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The National Middle East Language Research Center of Brigham Young University, in Utah, created an extremely useful handbook for Hebrew learners. They have kindly allowed us to publish extracts from it. This is the second blog in the series.
Special Features of Hebrew You Should Know about

1. Why is Hebrew written in two different alphabets?

The short answer is that it simply is and you must learn both alphabets if you are to be considered literate in Hebrew. It’s not really that hard. Both alphabets contain the same letters, they are just written a bit differently, sometimes not even that differently. Also, you only need to be able to read the dfus alphabet, you don’t need to be able to write it. The word dfus means “print” and this alphabet is only printed – it is never handwritten. The other alphabet, called ktav which means “writing”, is the exclusive alphabet for handwriting, and is never used in print except sometimes in highly stylized advertisements and titles.

The dfus alphabet (above) vs the ktav alphabet (below)

Of the two alphabets, the ktav is actually the older one. It is also the more authentically Hebrew alphabet. It resembles the alphabets found in inscriptions of the other Canaanite languages such as Phoenician. Something like ktav was probably the dominant alphabet used by literate Hebrew speakers until the destruction of the First Temple. The dfus alphabet was originally used to write Babylonian or Aramaic, not Hebrew. It was picked up by Jewish intellectuals living in Babylon during the Babylonian exile. They apparently thought it looked more stylish than the older Canaanite script, and adopted it. They brought it back with them when they returned to Judea, where the commoners still used the older system. To this day, ktav has a more colloquial feel to it, and dfus a more formal feel.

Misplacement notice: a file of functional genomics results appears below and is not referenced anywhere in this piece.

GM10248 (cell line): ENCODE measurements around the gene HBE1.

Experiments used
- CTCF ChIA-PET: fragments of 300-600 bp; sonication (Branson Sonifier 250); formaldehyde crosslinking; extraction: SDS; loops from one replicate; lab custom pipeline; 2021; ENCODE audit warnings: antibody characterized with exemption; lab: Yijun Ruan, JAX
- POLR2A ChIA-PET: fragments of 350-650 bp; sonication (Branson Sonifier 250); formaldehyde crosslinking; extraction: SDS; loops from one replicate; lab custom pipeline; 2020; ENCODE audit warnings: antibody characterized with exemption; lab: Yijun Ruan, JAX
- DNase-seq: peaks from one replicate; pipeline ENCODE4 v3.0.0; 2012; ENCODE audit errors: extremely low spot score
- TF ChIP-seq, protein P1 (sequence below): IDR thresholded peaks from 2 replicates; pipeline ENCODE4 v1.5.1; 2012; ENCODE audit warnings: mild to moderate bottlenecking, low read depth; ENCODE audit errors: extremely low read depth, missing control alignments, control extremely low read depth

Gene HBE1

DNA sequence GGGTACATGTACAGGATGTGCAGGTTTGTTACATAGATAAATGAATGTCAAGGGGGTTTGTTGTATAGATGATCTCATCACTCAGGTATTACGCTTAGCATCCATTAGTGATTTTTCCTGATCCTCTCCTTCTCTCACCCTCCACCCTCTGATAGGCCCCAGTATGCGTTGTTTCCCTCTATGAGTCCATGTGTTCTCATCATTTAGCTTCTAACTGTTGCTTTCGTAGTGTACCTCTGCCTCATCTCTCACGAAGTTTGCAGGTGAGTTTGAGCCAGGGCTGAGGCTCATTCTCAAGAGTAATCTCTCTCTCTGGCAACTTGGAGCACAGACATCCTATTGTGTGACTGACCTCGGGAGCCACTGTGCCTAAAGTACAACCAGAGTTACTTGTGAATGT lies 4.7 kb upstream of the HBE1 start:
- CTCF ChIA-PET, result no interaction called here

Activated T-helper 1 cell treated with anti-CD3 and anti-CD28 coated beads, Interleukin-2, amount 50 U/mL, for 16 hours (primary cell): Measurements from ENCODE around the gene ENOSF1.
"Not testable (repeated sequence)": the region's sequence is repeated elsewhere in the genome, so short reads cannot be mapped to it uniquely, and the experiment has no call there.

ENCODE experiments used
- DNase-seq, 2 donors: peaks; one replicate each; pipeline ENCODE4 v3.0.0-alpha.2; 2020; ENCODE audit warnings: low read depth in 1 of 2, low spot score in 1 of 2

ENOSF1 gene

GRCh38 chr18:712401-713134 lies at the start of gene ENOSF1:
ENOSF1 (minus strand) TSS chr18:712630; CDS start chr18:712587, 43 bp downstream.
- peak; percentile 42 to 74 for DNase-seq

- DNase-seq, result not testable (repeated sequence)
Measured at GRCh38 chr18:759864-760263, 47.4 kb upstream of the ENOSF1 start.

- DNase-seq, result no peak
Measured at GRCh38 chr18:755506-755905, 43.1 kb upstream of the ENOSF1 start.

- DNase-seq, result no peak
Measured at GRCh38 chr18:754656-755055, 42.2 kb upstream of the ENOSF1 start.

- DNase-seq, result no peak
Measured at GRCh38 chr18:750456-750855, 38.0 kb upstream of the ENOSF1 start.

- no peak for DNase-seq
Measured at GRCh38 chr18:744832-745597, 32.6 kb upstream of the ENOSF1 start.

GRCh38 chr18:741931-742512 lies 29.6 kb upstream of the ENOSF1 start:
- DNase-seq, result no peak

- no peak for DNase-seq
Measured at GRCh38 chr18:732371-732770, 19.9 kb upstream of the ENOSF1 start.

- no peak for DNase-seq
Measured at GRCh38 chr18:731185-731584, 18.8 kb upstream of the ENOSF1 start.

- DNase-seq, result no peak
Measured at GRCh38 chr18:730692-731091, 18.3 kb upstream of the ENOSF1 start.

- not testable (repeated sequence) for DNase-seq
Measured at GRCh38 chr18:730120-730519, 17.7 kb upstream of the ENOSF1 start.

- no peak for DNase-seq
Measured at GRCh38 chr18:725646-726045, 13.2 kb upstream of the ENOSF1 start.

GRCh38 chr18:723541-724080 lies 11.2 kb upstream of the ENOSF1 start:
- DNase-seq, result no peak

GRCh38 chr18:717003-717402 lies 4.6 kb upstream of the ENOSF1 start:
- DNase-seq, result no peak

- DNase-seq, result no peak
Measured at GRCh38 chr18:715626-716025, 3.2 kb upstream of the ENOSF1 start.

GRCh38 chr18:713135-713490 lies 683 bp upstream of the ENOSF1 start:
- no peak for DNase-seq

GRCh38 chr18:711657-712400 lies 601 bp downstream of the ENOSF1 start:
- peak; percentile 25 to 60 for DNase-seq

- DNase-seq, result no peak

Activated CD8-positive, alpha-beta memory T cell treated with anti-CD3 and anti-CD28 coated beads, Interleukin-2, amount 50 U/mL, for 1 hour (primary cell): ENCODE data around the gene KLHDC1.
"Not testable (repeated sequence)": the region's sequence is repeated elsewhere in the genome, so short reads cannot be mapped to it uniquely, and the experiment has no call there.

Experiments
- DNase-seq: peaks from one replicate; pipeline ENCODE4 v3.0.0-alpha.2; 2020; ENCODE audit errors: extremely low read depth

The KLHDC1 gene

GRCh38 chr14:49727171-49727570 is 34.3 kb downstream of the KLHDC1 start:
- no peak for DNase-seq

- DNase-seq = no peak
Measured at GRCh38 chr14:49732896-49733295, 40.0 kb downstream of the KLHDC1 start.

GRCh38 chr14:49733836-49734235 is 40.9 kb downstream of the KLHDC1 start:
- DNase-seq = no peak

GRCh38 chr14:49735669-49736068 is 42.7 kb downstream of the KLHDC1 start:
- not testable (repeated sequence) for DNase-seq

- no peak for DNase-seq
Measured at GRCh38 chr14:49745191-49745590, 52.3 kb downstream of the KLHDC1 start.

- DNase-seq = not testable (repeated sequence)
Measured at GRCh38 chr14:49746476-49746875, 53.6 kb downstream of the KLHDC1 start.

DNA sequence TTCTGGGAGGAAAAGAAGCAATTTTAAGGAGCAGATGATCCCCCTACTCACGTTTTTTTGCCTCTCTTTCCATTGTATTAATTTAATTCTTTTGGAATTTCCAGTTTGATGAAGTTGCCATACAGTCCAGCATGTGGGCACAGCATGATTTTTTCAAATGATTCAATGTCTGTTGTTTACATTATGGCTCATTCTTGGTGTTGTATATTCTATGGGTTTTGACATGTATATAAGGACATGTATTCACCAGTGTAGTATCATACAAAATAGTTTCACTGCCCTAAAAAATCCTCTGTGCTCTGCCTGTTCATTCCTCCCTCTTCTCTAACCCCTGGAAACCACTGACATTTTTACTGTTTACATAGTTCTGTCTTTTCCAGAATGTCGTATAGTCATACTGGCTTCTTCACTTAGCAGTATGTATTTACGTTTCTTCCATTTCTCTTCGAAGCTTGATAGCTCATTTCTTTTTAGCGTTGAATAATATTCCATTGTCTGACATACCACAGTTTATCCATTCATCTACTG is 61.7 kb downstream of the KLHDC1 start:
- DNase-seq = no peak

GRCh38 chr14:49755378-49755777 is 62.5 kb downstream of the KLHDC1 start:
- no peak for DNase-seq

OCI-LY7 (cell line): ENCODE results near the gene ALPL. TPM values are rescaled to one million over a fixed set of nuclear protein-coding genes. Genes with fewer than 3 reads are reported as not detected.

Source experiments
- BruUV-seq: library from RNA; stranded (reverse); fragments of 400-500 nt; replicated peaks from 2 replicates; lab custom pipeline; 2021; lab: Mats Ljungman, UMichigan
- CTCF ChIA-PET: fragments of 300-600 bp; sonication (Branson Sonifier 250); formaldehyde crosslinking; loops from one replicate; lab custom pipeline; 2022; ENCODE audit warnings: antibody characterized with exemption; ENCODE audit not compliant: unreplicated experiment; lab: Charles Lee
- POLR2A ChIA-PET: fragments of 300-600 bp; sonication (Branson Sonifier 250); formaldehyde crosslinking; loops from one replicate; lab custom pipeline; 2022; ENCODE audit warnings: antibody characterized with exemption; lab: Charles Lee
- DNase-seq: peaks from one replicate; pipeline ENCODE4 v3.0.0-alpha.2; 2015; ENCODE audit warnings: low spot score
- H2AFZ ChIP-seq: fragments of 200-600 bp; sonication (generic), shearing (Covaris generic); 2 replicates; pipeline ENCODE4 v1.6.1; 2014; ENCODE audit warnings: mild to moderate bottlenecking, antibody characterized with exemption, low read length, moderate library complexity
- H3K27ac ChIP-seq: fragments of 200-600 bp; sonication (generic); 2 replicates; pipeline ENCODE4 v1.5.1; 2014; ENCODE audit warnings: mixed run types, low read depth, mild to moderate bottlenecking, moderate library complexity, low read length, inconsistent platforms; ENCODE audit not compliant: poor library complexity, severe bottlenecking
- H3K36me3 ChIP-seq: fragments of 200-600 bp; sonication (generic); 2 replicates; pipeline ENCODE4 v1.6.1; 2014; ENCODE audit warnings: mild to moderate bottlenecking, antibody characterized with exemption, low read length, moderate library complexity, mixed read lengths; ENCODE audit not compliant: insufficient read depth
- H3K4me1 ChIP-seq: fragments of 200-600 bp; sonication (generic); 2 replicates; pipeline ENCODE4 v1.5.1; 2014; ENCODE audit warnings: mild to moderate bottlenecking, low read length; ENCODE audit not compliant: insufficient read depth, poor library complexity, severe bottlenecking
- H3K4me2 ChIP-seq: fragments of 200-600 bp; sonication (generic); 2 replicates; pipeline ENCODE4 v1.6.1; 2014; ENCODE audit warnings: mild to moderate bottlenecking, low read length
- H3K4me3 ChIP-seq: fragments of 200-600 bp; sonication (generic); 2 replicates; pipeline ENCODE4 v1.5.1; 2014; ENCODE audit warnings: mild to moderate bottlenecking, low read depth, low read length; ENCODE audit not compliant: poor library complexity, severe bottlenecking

2. What is the Hebrew root system?

One of the characteristic features of Semitic languages is their system of roots and patterns. Most (but not all) Hebrew words have trilateral roots – in other words, there are three letters in these words, which connect them to a “root” meaning, and also to other words that share the same root. In Hebrew, roots can be manipulated by varying the vowels between the roots letter, by adding suffixes and prefixes, or placing other consonants and vowels between the root letters. These changes give derived meanings that are often (though not always) related in predictable ways to the root meaning.

The whole idea of roots and patterns may be quite foreign to someone who grew up speaking a Western language. What is important to remember is that the patterns that guide the manipulation of Hebrew roots are not the bane of English-speaking students. On the contrary, they are methodical and often predictable systems, that, once mastered, become highly useful in understanding and producing language. Learning the root and pattern system early in your Hebrew – and reviewing it often – is an investment that will pay high dividends in the future. Many learners of Hebrew find the root system to be among the most fascinating aspects of the language.

Extract taken with kind permission from ‘Handbook for Students of Hebrew’, the National Middle East Language Research Center. www.nmelrc.org.

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